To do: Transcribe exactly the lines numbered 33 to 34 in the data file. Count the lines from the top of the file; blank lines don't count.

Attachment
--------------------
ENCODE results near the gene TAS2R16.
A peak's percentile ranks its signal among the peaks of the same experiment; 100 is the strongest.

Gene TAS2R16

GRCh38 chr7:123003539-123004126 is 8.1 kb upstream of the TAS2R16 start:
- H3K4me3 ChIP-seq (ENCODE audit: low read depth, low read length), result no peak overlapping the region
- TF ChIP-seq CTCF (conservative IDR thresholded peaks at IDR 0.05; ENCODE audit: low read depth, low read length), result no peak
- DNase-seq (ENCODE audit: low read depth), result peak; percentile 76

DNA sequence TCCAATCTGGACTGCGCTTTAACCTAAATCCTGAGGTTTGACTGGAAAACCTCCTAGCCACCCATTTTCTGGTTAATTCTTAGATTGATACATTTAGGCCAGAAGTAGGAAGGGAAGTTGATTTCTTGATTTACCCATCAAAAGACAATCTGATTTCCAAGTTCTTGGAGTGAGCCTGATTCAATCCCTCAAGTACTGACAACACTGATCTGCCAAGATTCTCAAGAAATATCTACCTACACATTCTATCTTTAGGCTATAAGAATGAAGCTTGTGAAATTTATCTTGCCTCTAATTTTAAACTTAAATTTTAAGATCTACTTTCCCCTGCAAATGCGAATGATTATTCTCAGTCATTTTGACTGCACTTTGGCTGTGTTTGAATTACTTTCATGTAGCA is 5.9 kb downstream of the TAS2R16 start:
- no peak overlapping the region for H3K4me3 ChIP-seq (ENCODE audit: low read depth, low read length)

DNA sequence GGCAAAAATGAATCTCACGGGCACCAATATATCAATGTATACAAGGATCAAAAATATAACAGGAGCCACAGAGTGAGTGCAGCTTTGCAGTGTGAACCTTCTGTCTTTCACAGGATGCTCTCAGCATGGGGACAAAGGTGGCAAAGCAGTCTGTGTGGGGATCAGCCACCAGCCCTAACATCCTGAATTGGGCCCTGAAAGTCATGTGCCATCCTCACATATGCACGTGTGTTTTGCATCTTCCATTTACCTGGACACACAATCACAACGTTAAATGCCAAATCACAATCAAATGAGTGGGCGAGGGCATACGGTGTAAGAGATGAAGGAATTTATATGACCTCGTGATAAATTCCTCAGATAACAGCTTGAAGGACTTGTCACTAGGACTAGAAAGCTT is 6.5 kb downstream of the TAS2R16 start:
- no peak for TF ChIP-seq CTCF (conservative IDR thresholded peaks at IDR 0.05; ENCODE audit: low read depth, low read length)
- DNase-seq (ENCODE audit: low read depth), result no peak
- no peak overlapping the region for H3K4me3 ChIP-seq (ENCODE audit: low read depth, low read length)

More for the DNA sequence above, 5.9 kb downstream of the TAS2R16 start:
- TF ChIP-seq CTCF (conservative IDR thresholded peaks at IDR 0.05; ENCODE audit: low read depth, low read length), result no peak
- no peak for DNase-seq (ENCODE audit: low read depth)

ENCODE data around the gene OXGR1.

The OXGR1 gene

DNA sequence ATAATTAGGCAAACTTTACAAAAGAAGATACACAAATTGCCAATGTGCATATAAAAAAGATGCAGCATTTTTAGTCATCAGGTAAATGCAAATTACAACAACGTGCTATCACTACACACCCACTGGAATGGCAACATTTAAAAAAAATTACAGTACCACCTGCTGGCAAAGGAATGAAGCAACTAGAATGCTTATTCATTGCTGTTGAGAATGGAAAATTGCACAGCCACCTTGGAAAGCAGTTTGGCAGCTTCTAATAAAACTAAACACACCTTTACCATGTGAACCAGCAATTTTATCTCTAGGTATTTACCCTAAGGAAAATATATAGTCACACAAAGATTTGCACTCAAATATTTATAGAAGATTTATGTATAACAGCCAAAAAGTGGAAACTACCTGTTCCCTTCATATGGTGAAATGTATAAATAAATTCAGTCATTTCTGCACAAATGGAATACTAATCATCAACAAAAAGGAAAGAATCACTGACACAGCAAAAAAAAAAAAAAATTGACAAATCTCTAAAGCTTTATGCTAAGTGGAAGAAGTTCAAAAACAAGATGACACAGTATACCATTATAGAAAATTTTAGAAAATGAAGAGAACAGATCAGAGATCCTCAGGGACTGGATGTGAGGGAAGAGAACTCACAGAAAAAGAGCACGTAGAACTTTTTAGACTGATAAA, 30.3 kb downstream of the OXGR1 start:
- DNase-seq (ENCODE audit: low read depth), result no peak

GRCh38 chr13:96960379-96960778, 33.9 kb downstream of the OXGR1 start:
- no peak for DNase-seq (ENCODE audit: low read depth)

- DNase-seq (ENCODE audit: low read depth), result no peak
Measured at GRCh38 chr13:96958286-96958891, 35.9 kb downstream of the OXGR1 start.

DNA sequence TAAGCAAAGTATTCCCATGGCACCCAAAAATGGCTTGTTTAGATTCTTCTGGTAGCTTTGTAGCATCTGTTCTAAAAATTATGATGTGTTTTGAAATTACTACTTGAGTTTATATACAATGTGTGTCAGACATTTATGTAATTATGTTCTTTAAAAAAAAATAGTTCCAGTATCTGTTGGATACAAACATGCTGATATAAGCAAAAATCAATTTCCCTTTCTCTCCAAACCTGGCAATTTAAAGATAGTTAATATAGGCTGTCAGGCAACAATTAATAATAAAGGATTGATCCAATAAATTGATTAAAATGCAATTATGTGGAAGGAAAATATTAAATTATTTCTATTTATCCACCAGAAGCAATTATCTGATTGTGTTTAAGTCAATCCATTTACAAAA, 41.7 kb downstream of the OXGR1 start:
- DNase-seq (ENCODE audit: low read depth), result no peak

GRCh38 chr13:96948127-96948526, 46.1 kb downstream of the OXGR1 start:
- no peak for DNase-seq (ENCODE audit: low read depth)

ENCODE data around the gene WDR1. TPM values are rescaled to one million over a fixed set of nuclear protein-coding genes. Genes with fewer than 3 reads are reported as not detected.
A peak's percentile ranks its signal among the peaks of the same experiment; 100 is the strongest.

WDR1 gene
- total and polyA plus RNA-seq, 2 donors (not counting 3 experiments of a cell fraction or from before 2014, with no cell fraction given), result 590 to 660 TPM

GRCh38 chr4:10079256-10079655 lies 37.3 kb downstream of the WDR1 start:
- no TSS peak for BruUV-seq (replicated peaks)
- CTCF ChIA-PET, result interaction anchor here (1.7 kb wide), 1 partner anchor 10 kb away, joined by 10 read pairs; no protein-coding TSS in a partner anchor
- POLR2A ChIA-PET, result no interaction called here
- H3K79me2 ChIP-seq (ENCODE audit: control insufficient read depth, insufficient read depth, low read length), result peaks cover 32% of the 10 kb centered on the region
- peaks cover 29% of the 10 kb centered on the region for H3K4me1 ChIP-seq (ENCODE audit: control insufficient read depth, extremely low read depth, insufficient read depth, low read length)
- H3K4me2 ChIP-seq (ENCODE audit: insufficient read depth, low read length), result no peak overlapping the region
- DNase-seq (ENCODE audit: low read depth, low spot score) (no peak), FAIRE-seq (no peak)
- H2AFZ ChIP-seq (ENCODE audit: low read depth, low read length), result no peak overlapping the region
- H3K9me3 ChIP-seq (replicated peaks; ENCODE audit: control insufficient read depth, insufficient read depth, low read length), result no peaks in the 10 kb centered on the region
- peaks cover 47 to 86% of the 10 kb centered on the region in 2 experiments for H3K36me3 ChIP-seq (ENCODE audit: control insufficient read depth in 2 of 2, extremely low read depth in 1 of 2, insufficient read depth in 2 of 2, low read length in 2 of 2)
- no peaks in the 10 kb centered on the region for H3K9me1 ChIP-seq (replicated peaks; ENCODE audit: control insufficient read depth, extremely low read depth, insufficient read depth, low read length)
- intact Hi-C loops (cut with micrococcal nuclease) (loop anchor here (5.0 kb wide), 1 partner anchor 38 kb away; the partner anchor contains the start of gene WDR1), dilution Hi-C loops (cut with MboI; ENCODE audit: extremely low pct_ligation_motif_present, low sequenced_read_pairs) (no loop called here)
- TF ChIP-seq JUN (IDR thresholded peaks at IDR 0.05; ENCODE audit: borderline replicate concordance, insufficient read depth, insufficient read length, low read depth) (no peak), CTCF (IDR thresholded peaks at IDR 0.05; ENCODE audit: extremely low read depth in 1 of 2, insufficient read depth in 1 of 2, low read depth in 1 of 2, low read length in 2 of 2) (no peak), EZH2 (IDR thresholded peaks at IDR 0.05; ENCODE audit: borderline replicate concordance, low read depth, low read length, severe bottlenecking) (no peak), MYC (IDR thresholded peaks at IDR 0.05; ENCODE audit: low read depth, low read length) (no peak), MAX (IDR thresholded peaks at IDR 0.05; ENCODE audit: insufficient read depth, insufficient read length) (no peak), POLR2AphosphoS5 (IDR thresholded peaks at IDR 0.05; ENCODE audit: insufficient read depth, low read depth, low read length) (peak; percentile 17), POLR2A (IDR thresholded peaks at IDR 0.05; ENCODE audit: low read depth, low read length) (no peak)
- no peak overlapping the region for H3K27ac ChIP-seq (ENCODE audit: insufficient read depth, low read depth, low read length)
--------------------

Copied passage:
GRCh38 chr4:10079256-10079655 lies 37.3 kb downstream of the WDR1 start:
- no TSS peak for BruUV-seq (replicated peaks)